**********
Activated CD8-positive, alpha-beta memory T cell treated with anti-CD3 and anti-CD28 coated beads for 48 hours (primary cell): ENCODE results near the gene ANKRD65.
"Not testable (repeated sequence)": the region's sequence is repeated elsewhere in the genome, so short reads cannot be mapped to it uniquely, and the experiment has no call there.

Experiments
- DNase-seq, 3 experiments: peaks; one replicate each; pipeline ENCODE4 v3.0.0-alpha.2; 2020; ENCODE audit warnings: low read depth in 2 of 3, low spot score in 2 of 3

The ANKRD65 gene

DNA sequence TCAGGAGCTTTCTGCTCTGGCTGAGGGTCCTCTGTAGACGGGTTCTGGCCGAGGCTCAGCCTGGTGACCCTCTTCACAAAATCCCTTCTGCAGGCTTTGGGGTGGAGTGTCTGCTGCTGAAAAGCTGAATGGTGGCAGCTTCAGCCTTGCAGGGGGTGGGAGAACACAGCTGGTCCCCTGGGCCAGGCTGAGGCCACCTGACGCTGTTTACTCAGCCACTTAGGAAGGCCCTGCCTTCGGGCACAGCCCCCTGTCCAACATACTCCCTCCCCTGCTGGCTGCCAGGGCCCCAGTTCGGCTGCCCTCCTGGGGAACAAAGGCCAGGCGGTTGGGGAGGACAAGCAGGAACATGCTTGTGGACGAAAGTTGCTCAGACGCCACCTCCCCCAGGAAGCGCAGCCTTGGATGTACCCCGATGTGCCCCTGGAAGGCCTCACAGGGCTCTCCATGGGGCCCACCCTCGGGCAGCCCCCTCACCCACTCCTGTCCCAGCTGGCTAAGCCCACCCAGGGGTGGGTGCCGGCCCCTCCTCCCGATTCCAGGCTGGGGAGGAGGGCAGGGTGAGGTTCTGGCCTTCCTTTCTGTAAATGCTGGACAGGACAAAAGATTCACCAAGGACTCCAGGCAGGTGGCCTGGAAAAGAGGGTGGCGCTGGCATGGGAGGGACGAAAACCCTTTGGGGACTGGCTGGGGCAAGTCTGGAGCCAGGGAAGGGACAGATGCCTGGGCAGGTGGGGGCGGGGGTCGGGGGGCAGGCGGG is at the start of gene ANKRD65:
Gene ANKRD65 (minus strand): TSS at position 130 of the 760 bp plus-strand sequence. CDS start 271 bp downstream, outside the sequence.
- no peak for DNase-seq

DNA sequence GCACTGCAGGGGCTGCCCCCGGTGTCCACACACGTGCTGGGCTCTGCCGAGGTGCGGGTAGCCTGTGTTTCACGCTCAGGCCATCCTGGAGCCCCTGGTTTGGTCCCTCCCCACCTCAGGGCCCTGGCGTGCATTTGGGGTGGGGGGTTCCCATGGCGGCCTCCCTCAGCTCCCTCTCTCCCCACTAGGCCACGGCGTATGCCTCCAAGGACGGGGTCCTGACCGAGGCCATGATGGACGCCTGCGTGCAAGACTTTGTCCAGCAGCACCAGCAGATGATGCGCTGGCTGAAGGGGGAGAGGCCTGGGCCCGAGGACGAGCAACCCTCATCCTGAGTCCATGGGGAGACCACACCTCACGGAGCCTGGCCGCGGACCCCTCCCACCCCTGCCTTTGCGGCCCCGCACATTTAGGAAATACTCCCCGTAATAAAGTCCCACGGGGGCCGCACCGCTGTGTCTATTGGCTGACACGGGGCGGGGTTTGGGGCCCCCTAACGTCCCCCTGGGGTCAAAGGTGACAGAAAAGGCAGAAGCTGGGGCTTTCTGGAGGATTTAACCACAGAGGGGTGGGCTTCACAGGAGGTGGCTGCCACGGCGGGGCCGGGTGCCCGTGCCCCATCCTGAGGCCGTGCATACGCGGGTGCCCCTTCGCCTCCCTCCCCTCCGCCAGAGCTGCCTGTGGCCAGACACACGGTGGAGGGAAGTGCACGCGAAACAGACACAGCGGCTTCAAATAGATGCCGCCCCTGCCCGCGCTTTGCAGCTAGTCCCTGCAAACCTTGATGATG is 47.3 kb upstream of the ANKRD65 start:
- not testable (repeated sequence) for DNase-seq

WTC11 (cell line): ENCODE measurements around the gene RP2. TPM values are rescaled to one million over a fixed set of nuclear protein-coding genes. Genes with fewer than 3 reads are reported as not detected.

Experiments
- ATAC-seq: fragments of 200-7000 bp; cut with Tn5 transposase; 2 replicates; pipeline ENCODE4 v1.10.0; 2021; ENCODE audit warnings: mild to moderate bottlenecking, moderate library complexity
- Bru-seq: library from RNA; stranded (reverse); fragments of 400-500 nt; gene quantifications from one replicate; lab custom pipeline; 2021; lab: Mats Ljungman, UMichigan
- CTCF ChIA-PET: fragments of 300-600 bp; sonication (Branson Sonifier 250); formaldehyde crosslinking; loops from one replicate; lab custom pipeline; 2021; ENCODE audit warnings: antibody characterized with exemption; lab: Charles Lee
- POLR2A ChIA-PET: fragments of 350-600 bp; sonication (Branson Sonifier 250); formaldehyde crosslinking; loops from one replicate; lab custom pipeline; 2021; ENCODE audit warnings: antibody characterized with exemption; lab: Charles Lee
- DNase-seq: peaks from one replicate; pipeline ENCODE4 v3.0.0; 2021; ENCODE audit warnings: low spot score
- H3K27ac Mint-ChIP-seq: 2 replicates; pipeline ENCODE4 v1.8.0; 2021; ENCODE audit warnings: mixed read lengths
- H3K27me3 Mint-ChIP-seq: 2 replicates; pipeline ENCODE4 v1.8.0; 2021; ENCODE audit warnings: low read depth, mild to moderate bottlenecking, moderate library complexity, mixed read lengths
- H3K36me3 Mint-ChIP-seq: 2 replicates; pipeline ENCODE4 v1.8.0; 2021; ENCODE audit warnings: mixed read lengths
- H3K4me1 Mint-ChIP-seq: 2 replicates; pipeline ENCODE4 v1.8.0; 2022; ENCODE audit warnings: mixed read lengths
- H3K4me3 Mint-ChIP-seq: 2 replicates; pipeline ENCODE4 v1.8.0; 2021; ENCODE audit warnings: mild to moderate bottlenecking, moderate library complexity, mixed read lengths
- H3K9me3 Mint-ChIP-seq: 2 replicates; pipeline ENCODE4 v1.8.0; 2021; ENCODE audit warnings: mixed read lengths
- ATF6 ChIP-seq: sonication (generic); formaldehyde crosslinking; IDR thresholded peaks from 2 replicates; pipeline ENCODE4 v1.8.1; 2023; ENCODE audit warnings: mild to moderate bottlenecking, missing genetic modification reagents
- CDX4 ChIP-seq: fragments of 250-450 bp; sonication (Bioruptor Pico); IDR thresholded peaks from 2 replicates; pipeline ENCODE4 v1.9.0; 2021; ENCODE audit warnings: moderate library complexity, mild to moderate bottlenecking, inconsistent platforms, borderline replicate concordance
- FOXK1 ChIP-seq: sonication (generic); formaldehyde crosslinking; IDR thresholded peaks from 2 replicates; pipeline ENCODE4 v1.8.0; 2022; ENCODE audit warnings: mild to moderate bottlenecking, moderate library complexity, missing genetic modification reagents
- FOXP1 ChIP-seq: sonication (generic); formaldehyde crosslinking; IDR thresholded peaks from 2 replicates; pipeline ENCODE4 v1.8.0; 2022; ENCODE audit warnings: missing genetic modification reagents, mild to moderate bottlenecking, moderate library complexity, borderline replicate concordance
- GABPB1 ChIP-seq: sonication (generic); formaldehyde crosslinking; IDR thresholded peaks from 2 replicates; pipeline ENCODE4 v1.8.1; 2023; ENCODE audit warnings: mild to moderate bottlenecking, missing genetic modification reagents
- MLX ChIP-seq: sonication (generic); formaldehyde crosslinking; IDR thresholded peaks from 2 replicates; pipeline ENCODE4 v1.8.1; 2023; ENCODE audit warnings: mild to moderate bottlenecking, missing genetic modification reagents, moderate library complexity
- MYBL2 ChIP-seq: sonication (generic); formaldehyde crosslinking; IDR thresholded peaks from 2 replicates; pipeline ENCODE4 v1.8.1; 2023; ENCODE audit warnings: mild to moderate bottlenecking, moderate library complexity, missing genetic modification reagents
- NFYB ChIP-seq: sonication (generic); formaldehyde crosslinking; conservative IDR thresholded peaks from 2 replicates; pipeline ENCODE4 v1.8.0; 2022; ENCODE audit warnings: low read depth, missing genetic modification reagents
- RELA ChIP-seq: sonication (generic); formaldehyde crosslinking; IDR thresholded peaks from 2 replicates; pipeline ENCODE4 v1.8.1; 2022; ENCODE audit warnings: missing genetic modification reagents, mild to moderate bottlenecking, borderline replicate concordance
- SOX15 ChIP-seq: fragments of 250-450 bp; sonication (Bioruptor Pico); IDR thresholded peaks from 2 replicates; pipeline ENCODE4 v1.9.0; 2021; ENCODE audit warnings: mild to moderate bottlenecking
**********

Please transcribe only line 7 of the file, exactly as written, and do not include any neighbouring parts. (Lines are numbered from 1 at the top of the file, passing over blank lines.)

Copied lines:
Gene ANKRD65 (minus strand): TSS at position 130 of the 760 bp plus-strand sequence. CDS start 271 bp downstream, outside the sequence.